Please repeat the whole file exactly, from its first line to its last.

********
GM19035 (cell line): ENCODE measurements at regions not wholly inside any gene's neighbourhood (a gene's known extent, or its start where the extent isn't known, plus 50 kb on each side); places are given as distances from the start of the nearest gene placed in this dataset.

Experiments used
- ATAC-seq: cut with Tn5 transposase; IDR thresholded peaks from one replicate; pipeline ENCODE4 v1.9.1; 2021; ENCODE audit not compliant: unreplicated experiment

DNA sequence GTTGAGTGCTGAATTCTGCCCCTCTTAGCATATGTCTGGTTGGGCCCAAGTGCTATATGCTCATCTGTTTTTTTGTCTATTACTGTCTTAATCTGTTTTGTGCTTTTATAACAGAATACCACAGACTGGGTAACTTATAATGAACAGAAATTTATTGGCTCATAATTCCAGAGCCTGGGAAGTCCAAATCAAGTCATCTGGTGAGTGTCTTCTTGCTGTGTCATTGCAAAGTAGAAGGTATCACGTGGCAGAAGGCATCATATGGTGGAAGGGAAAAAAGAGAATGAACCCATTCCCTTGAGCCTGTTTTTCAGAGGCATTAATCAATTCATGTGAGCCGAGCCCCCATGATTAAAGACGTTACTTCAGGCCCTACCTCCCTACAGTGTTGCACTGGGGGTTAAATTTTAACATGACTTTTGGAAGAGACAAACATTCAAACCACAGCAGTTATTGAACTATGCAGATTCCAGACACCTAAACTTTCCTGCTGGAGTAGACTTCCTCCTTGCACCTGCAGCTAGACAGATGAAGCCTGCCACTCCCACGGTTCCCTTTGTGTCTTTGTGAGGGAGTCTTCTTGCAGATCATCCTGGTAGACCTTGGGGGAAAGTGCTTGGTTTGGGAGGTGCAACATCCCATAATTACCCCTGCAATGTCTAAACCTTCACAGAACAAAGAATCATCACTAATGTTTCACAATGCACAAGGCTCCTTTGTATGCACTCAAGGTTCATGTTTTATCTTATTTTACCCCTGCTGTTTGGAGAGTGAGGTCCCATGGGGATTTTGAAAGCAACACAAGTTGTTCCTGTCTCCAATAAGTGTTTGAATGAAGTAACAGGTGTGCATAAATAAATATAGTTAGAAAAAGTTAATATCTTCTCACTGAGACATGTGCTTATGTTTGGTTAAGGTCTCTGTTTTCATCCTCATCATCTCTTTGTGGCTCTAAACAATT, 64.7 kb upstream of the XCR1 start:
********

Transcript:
GM19035 (cell line): ENCODE measurements at regions not wholly inside any gene's neighbourhood (a gene's known extent, or its start where the extent isn't known, plus 50 kb on each side); places are given as distances from the start of the nearest gene placed in this dataset.

Experiments used
- ATAC-seq: cut with Tn5 transposase; IDR thresholded peaks from one replicate; pipeline ENCODE4 v1.9.1; 2021; ENCODE audit not compliant: unreplicated experiment

DNA sequence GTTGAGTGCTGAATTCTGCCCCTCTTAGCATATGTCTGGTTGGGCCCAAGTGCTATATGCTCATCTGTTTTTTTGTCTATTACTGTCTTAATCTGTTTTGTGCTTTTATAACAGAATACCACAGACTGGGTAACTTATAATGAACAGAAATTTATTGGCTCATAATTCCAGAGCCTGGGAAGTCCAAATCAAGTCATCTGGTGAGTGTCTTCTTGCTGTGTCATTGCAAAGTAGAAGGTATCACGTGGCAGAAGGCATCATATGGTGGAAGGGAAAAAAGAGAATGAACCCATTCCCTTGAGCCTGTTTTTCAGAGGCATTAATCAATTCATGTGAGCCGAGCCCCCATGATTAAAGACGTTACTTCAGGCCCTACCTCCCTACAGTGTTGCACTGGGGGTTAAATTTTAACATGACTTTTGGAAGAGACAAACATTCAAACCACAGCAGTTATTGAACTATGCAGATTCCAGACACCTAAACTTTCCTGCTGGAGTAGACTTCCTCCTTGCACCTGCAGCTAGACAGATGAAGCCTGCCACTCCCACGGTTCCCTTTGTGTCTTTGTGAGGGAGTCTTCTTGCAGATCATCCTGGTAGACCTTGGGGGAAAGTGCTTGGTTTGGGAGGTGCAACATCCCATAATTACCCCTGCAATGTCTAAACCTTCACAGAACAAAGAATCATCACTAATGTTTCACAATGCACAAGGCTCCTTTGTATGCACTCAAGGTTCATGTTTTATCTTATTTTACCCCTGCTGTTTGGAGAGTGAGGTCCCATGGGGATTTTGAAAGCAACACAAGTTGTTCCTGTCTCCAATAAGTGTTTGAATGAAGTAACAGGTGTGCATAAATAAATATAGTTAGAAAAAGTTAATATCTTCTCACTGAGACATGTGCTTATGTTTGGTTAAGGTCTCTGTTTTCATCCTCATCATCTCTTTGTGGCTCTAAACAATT, 64.7 kb upstream of the XCR1 start: